WASHINGTON ? U.S. President Barack Obama's 2011 NASA budgetrequest was greeted by skeptical and at times angry House appropriators duringa hearing Feb. 24 in which at least one member vowed to obstruct the White Houseplan to scrap NASA's Moon-bound Constellation program.
White House science adviser John Holdren was called totestify before the House Appropriations commerce, justice, science subcommitteeon Obama's $147 billion research and development budget request for 2011, butspent the bulk of the two-hour hearing answering toughquestions about NASA's proposal to abandon a five-year-old plan to replacethe aging space shuttle in favor of developing a commercial crew transportationsystem capable of ferrying astronauts to the international space station.
Holdren, who had testified earlier that day before the HouseScience and Technology Committee, fielded appropriators' questions andcomplaints while NASA Administrator Charles Bolden did thesame at a better-promoted, televised hearing before the Senate Commercescience and space subcommittee.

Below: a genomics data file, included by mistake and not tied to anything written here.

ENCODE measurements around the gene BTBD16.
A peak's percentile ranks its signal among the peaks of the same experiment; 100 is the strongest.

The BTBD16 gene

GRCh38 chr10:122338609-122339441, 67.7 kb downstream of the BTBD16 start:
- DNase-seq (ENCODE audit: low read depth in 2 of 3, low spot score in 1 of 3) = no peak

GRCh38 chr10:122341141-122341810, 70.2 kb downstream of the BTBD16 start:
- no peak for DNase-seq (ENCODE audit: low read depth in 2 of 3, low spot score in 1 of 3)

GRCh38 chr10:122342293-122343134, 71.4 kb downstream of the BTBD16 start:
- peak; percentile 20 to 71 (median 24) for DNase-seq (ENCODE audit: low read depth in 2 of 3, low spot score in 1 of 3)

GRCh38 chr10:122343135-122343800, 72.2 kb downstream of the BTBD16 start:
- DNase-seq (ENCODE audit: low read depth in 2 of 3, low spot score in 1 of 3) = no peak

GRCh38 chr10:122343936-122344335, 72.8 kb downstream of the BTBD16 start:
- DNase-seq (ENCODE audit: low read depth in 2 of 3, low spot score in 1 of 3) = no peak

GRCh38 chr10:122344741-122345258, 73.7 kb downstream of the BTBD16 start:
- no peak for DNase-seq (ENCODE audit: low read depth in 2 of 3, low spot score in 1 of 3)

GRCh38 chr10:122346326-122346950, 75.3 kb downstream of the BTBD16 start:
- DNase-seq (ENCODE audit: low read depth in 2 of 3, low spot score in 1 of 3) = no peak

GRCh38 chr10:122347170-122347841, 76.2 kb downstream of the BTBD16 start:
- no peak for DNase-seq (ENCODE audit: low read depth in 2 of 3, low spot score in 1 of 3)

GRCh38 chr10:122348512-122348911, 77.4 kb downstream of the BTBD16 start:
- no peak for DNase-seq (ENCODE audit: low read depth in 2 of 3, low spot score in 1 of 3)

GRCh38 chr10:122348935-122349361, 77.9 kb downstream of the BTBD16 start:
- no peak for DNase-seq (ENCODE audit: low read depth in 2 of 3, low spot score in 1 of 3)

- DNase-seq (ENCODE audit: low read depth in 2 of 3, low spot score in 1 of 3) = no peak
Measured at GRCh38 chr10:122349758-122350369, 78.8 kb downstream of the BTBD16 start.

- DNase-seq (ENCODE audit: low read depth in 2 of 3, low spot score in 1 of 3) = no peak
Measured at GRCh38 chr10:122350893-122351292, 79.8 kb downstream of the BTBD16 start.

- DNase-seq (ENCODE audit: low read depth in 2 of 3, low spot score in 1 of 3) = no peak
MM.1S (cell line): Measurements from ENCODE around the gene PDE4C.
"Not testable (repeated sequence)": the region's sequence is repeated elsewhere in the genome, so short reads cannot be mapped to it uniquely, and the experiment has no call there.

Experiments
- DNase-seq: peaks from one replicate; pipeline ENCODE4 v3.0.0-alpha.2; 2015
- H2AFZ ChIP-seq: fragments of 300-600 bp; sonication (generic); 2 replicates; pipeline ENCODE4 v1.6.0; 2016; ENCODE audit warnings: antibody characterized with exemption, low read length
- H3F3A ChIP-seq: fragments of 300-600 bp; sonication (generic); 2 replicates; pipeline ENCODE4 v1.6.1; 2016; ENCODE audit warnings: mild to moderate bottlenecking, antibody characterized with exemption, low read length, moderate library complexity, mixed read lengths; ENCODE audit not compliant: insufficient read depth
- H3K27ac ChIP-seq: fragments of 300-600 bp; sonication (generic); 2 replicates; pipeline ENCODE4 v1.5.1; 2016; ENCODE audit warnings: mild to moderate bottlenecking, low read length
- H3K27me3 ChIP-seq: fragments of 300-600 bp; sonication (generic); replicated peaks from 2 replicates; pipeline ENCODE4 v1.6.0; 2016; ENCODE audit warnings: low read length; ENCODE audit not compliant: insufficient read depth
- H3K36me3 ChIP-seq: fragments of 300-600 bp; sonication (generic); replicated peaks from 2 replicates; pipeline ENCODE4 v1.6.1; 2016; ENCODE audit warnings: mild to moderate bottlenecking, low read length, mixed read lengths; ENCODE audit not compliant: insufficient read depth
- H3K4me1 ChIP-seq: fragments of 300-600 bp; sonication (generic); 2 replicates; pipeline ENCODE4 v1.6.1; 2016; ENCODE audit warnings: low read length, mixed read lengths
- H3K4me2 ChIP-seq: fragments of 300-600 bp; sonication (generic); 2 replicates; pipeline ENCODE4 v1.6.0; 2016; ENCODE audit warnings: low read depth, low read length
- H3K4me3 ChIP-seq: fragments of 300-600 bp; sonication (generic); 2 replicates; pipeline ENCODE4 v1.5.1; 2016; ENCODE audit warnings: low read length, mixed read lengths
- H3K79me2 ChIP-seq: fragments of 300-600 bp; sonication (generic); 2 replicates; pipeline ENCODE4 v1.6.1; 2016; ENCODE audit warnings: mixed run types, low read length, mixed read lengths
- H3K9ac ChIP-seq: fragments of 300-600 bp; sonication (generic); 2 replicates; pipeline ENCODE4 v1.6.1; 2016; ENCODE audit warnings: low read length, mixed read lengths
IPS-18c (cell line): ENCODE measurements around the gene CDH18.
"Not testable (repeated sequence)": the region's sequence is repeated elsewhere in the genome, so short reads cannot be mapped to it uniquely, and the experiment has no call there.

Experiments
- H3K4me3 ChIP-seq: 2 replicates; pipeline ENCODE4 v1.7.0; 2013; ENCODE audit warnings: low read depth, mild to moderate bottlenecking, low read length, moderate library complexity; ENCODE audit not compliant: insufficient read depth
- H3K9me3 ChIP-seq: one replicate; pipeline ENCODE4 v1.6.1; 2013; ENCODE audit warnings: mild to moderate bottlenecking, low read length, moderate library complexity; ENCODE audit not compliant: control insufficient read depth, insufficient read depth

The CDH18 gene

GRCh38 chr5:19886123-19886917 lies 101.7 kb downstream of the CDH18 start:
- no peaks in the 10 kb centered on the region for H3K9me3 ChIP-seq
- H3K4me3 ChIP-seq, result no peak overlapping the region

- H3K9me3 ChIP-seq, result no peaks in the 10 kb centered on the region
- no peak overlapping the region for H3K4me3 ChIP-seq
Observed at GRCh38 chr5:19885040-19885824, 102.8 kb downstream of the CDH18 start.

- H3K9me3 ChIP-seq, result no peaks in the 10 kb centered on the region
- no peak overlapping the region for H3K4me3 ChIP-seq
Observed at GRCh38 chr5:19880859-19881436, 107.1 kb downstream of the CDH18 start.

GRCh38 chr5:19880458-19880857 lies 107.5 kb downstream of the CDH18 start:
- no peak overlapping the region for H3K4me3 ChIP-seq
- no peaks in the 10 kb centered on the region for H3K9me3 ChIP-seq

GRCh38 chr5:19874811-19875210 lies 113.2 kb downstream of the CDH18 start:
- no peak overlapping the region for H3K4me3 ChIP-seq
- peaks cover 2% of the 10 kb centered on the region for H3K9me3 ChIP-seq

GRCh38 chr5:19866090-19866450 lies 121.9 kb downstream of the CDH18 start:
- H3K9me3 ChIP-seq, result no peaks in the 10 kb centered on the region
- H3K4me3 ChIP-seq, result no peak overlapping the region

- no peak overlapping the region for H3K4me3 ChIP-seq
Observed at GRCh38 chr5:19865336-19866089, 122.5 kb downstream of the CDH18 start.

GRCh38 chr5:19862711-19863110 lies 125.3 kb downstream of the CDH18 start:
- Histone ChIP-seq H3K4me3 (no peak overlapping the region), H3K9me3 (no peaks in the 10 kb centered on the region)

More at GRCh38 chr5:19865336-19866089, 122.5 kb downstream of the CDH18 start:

Rep. Frank Wolf (R-Va.), the subcommittee's ranking member,took issue with the Obama administration's handling of theNASA proposal and accused the White House of secrecy and hubris.
"I just think the way you've gone about it has a degreeof arrogance and I think you're going to have a problem," said Wolf, whosenorthern Virginia district is home to Orbital Sciences Corp., one of a handfulof private firms that stands to benefit from Obama'sproposal to develop commercial crew transportation systems. "I amgoing to do everything I can to stop this and to see if there's a way to kindof look at this thing in a different way."